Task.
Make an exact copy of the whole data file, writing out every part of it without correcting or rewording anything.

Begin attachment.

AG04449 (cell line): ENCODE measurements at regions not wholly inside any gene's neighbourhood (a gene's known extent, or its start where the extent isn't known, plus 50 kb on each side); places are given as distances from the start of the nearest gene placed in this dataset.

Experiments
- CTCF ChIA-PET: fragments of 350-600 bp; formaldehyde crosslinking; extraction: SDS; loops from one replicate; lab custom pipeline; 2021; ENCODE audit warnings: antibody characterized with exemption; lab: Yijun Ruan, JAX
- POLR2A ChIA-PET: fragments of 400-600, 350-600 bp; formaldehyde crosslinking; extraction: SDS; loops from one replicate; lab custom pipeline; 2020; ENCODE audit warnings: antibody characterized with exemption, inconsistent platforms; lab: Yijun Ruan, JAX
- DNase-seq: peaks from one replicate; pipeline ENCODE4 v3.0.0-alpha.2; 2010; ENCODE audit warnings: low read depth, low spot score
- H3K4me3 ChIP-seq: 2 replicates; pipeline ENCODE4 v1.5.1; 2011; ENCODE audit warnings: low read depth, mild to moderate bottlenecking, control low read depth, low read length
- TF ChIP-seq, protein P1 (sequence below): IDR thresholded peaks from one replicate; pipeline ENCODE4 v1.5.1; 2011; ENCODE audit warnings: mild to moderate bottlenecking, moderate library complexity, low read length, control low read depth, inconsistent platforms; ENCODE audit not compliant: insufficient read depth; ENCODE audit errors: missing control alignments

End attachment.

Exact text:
AG04449 (cell line): ENCODE measurements at regions not wholly inside any gene's neighbourhood (a gene's known extent, or its start where the extent isn't known, plus 50 kb on each side); places are given as distances from the start of the nearest gene placed in this dataset.

Experiments
- CTCF ChIA-PET: fragments of 350-600 bp; formaldehyde crosslinking; extraction: SDS; loops from one replicate; lab custom pipeline; 2021; ENCODE audit warnings: antibody characterized with exemption; lab: Yijun Ruan, JAX
- POLR2A ChIA-PET: fragments of 400-600, 350-600 bp; formaldehyde crosslinking; extraction: SDS; loops from one replicate; lab custom pipeline; 2020; ENCODE audit warnings: antibody characterized with exemption, inconsistent platforms; lab: Yijun Ruan, JAX
- DNase-seq: peaks from one replicate; pipeline ENCODE4 v3.0.0-alpha.2; 2010; ENCODE audit warnings: low read depth, low spot score
- H3K4me3 ChIP-seq: 2 replicates; pipeline ENCODE4 v1.5.1; 2011; ENCODE audit warnings: low read depth, mild to moderate bottlenecking, control low read depth, low read length
- TF ChIP-seq, protein P1 (sequence below): IDR thresholded peaks from one replicate; pipeline ENCODE4 v1.5.1; 2011; ENCODE audit warnings: mild to moderate bottlenecking, moderate library complexity, low read length, control low read depth, inconsistent platforms; ENCODE audit not compliant: insufficient read depth; ENCODE audit errors: missing control alignments